It’s been more than twenty years since No Logo was first published. I finally read my copy more than a decade after purchasing it, during which it travelled with me as I moved between four cities in three countries. Had I read the book then, it would have been a revelation. Reading it now, I can imagine why it received the kind of acclaim it did when it came out.
There isn’t a lot that’s revelatory in that book now. That’s more to do with the subjects that I have been interested in and researching over the past few months than anything with Naomi Klein’s writing. Rather, the book makes me feel even more bothered that in the two decades since the book came out, there still remains so much to be done.
It’s true that there is a movement of businesses towards embracing greater responsibility – ask any startup founder, and they will genuinely want to build a business which is ethical and sustainable. However, the truth remains that they are a tiny minority. Big business, or rather the brands – the sort which Naomi talks about – still wield not just considerable but an almost absurd amount of influence on the way that products are created, markets function and consumers react across the world.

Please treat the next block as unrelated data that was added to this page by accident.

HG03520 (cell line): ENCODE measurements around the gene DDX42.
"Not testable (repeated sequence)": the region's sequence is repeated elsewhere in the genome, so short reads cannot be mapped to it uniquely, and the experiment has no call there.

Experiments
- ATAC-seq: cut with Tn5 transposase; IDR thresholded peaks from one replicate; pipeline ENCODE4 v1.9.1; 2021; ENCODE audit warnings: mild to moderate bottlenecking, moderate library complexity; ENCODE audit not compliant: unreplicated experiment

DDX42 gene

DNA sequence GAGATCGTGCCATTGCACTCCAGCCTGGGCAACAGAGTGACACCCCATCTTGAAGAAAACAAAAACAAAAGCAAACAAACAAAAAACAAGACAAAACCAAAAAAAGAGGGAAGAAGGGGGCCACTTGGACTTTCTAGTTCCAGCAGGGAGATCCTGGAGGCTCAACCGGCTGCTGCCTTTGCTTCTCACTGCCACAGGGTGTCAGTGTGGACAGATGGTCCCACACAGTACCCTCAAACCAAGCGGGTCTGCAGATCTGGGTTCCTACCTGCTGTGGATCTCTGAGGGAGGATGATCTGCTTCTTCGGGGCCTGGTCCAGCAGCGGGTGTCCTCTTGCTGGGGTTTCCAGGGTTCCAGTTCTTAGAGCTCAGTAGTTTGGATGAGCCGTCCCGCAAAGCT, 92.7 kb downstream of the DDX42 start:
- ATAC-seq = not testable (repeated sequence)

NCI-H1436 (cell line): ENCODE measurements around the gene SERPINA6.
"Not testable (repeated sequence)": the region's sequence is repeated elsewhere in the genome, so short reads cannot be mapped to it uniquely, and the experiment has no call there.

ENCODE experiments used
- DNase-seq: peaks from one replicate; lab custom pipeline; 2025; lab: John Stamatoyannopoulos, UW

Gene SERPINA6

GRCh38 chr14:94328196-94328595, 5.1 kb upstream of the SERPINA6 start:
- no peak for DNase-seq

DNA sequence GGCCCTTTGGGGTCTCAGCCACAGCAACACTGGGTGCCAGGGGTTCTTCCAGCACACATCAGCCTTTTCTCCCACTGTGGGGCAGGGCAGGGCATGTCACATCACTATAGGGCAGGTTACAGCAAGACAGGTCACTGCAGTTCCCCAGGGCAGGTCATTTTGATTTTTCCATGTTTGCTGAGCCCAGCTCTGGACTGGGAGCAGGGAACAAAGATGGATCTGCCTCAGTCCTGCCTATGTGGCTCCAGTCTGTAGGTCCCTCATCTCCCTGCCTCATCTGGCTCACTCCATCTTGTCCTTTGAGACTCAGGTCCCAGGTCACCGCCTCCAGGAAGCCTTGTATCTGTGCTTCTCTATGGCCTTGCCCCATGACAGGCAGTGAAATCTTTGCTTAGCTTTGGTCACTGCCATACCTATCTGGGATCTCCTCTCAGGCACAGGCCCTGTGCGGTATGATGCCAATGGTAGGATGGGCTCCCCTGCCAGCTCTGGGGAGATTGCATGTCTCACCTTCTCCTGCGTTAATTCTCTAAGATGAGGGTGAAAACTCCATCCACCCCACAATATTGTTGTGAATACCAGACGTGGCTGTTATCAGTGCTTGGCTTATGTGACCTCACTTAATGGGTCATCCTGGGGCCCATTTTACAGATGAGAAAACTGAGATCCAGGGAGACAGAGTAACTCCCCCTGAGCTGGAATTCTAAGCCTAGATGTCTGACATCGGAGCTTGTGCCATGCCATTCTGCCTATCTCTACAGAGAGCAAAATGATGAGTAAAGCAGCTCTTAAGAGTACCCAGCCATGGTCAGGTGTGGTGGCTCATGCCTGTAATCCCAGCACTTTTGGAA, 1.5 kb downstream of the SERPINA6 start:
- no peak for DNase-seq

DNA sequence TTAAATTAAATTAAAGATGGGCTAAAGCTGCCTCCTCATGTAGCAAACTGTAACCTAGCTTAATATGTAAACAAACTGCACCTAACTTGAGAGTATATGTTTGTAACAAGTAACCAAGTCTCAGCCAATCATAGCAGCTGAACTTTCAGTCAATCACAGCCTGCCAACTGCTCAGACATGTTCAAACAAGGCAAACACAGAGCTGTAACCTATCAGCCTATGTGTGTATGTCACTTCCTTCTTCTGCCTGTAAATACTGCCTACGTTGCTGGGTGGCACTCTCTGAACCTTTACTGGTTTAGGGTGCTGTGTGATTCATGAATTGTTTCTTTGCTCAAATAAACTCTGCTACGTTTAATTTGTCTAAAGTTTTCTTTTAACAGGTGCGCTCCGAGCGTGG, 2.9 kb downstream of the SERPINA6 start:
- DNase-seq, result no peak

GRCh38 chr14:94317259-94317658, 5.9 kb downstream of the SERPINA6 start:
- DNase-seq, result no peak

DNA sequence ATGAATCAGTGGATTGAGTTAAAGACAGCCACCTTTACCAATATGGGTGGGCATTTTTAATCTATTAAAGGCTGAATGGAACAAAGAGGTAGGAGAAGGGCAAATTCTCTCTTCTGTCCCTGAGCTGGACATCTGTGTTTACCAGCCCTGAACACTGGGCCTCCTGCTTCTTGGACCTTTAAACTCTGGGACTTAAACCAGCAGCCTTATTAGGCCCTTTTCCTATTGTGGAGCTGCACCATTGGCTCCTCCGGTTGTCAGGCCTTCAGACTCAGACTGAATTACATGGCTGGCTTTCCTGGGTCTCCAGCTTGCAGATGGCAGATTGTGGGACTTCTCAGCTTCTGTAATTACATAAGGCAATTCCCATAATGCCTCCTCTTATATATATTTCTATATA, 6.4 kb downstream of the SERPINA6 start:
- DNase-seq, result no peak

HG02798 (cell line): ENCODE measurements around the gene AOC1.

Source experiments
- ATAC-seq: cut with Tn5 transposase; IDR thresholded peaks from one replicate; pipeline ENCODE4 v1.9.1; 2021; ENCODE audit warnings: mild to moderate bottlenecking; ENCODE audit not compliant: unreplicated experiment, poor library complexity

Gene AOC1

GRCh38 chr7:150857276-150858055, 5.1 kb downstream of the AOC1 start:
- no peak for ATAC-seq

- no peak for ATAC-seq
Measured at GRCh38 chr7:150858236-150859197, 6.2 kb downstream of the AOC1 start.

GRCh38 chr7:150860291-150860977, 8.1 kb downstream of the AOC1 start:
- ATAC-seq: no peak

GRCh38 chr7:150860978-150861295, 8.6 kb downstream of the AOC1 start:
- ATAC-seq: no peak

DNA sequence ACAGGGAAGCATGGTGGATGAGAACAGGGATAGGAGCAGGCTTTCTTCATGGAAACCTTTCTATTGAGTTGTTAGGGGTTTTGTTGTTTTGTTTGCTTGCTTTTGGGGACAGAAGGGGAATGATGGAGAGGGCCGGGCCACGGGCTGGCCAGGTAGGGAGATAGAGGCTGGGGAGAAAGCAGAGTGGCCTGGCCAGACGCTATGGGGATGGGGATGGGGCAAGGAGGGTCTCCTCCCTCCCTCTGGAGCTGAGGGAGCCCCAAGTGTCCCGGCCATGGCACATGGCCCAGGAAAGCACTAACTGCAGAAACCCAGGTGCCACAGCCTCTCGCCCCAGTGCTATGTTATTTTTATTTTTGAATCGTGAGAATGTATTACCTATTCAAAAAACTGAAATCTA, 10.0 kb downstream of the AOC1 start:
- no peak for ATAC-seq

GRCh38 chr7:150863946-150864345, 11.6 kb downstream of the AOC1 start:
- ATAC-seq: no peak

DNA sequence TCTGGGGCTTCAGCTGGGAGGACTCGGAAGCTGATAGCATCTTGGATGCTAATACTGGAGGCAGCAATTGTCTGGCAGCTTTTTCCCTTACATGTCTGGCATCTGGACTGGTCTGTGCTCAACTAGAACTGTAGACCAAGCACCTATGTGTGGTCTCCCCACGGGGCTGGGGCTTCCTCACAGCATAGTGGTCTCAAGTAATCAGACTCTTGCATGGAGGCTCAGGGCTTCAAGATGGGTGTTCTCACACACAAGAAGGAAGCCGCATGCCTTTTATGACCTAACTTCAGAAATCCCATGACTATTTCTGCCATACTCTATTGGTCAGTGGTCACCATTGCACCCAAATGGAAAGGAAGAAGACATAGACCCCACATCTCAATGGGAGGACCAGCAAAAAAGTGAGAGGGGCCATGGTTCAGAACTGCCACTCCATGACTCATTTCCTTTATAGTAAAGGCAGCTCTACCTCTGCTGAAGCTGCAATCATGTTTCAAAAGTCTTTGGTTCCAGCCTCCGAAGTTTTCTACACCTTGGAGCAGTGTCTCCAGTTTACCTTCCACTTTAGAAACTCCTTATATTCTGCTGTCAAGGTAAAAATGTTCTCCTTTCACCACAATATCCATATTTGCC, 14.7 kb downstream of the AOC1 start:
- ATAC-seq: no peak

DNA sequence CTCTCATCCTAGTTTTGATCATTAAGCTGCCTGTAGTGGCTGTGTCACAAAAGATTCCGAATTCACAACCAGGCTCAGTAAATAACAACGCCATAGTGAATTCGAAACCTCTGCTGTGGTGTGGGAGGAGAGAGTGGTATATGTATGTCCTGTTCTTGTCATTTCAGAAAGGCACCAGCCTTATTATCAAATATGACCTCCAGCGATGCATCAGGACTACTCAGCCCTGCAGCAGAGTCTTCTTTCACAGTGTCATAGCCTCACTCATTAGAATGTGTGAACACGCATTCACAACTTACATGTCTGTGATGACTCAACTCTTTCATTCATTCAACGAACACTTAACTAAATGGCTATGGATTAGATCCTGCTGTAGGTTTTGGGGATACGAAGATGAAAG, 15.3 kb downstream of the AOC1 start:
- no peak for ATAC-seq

It is this power which makes them the biggest players who have to do their part when it comes to making the changes that are needed to make things better. This is revealed in conversations with business owners who are positioned on the spokes of global supply chains across different parts of the world. No Logo talks about the working conditions of the factory workers who make products for the brands, and on the other hand, it details how brands build their image. Possibly not in the scope of the book, but there is the invisible factory owner who fulfils supply orders for the brands and forms a key part of this equation. Most such business owners that I have spoken with realise the importance of sustainability in their operations, but for them it is simply a matter of cost. Moreover, since they operate based upon the specifications they receive from buyers, they feel it is simpler to adhere to those guidelines and limit their investment rather than spend extra towards improving their operations on the whole. This tells us two things. The first is repetitive, something we know already, that brands need to step up their game and become better at going deeper down into their supply chains to improve the state of affairs. Secondly, if we expect to see changes going down into supply chains, then there has to be some kind of pull which is created from within the industries in global supplier economies. Relying on import orders alone to improve the state of local industries isn’t going to get them very far.